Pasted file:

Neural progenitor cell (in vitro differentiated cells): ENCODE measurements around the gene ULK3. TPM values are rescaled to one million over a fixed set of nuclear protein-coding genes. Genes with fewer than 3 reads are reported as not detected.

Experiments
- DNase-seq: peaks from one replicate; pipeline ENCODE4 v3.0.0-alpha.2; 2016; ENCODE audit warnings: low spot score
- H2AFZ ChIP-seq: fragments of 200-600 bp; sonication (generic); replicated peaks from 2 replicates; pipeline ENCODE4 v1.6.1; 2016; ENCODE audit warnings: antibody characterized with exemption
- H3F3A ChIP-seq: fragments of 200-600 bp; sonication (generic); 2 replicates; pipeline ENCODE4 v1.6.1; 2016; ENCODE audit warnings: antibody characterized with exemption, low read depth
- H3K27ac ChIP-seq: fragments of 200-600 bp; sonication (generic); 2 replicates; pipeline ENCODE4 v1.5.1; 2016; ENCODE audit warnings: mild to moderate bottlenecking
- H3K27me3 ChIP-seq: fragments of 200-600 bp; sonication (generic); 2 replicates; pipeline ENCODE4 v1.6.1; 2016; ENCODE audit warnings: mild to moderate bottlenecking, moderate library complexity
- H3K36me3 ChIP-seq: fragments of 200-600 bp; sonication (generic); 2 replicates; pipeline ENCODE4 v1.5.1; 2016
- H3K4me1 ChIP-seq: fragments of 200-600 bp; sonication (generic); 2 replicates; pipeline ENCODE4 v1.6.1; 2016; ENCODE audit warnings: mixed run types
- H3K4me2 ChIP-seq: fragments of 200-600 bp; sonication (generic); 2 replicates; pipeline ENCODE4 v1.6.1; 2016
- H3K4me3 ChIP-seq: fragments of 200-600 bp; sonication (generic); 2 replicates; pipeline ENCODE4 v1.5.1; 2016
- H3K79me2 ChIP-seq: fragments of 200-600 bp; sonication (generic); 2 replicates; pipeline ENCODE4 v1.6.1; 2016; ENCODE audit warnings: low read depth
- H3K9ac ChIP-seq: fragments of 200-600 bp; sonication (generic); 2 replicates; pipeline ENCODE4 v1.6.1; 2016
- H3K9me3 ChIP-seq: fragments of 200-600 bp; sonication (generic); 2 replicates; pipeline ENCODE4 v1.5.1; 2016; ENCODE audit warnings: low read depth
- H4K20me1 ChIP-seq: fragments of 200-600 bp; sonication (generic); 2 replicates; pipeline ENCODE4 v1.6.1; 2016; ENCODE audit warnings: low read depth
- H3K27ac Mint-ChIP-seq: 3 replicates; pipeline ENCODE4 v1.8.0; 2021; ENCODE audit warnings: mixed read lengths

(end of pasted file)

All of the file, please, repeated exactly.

Neural progenitor cell (in vitro differentiated cells): ENCODE measurements around the gene ULK3. TPM values are rescaled to one million over a fixed set of nuclear protein-coding genes. Genes with fewer than 3 reads are reported as not detected.

Experiments
- DNase-seq: peaks from one replicate; pipeline ENCODE4 v3.0.0-alpha.2; 2016; ENCODE audit warnings: low spot score
- H2AFZ ChIP-seq: fragments of 200-600 bp; sonication (generic); replicated peaks from 2 replicates; pipeline ENCODE4 v1.6.1; 2016; ENCODE audit warnings: antibody characterized with exemption
- H3F3A ChIP-seq: fragments of 200-600 bp; sonication (generic); 2 replicates; pipeline ENCODE4 v1.6.1; 2016; ENCODE audit warnings: antibody characterized with exemption, low read depth
- H3K27ac ChIP-seq: fragments of 200-600 bp; sonication (generic); 2 replicates; pipeline ENCODE4 v1.5.1; 2016; ENCODE audit warnings: mild to moderate bottlenecking
- H3K27me3 ChIP-seq: fragments of 200-600 bp; sonication (generic); 2 replicates; pipeline ENCODE4 v1.6.1; 2016; ENCODE audit warnings: mild to moderate bottlenecking, moderate library complexity
- H3K36me3 ChIP-seq: fragments of 200-600 bp; sonication (generic); 2 replicates; pipeline ENCODE4 v1.5.1; 2016
- H3K4me1 ChIP-seq: fragments of 200-600 bp; sonication (generic); 2 replicates; pipeline ENCODE4 v1.6.1; 2016; ENCODE audit warnings: mixed run types
- H3K4me2 ChIP-seq: fragments of 200-600 bp; sonication (generic); 2 replicates; pipeline ENCODE4 v1.6.1; 2016
- H3K4me3 ChIP-seq: fragments of 200-600 bp; sonication (generic); 2 replicates; pipeline ENCODE4 v1.5.1; 2016
- H3K79me2 ChIP-seq: fragments of 200-600 bp; sonication (generic); 2 replicates; pipeline ENCODE4 v1.6.1; 2016; ENCODE audit warnings: low read depth
- H3K9ac ChIP-seq: fragments of 200-600 bp; sonication (generic); 2 replicates; pipeline ENCODE4 v1.6.1; 2016
- H3K9me3 ChIP-seq: fragments of 200-600 bp; sonication (generic); 2 replicates; pipeline ENCODE4 v1.5.1; 2016; ENCODE audit warnings: low read depth
- H4K20me1 ChIP-seq: fragments of 200-600 bp; sonication (generic); 2 replicates; pipeline ENCODE4 v1.6.1; 2016; ENCODE audit warnings: low read depth
- H3K27ac Mint-ChIP-seq: 3 replicates; pipeline ENCODE4 v1.8.0; 2021; ENCODE audit warnings: mixed read lengths